The idea that the US form of democracy tends towards dysfunction is hardly new around this blog. In fact, remarks to that effect can be found in the “mission statement” that has been up from the early seedling days of this virtual orchard. Thus I have not had anything to say till now about the current “government shutdown” (which really isn’t, but I digress).
Others, however, have made the point. Such as Dylan Matthews, “The shutdown is the Constitution’s fault” and Dave Shelton, “What if it’s not the politicians’ fault?“. ((Dave is a former student of mine from the masters program in International Relations at UCSD, so I am particularly proud of his post!)) Also good, although not making the institutional point is John Patty, “The Inherent Tension Between Responsive & Responsible Governing“.
Good. I mean, these points, not the shutdown. What Republicans are doing–demanding a delay (or more) of the president’s signature policy accomplishment or else no funding for various government functions–is extreme. But it is not wrong. They have the right to exercise the veto over the institution they control. What Obama is doing–attempting to protect his authority–is also not wrong. The US constitution makes the executive extraordinarily weak in its ability to accomplish an agenda even if it is very “strong” in terms of not being subject to the legislature’s confidence.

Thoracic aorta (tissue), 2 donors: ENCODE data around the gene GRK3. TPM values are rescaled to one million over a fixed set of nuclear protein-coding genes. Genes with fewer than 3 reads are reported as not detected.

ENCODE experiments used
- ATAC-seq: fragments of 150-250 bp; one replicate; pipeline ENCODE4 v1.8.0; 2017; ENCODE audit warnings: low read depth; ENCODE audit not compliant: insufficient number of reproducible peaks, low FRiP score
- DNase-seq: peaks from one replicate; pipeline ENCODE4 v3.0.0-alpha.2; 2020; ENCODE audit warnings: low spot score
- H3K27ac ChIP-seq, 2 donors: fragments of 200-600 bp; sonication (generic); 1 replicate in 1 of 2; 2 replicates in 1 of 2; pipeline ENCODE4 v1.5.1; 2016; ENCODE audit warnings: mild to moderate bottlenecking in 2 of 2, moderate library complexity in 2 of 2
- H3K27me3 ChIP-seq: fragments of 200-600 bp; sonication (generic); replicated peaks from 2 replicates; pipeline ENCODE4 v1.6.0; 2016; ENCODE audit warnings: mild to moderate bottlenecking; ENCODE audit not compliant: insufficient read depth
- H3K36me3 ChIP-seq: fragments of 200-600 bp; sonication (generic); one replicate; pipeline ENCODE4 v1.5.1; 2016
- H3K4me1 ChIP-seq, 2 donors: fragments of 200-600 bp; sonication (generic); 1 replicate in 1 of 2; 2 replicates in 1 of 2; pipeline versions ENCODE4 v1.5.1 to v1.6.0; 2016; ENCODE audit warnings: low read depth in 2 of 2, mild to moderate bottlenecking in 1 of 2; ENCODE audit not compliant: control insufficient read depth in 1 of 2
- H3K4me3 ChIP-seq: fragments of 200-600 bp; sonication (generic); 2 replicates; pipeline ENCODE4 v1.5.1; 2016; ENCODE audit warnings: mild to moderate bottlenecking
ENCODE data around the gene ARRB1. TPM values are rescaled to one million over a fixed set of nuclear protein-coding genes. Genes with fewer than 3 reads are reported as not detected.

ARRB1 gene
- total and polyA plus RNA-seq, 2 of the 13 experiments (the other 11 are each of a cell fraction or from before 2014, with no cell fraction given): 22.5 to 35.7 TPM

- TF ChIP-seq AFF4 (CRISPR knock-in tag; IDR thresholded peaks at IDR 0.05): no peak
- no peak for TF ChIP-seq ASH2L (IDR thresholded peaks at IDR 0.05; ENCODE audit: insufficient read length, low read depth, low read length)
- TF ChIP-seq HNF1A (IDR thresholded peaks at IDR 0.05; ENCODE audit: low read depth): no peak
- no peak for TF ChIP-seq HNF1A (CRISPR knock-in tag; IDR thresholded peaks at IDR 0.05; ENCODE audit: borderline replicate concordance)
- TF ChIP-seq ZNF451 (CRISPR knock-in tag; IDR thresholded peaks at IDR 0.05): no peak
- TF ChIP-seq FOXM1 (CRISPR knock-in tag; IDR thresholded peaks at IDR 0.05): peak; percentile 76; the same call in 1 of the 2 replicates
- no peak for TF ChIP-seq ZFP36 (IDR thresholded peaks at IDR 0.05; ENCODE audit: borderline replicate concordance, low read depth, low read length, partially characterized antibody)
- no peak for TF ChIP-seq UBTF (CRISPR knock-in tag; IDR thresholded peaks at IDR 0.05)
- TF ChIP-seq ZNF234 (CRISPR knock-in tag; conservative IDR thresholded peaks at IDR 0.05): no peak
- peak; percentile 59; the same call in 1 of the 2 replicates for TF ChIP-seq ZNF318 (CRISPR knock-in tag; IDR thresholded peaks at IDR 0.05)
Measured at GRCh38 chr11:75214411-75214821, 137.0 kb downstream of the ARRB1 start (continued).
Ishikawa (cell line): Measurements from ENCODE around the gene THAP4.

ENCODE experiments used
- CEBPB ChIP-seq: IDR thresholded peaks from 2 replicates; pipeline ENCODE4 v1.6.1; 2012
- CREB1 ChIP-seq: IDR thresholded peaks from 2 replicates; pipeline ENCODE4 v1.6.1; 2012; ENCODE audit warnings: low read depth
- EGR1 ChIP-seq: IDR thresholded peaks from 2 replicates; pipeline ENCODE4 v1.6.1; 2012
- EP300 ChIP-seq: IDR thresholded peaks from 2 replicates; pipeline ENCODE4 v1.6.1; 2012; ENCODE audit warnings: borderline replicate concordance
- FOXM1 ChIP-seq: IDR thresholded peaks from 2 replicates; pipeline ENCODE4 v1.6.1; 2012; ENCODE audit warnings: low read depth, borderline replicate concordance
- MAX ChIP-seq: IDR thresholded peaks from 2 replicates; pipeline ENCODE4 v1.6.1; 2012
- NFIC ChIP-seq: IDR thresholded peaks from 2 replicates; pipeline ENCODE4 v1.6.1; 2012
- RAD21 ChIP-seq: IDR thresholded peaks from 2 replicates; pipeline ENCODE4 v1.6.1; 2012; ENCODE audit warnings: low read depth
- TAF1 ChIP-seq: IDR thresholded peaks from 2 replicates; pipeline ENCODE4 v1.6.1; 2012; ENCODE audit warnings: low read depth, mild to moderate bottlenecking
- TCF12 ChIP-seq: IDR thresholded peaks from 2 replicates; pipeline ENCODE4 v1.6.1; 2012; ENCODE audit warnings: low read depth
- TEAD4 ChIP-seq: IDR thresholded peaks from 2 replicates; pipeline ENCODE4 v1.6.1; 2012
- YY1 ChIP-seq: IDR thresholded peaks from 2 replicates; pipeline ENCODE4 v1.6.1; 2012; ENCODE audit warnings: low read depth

If there are some characteristics of this “shutdown” that are fundamentally different from the seventeen prior ones since 1976, it is only because US politics is up against fundamentally clashing principles: institutional checks and balances that assume weak parties vs. increasingly strong and “polarized” parties that would better fit a system that lets one advance its agenda between elections and be accountable for it at the next election.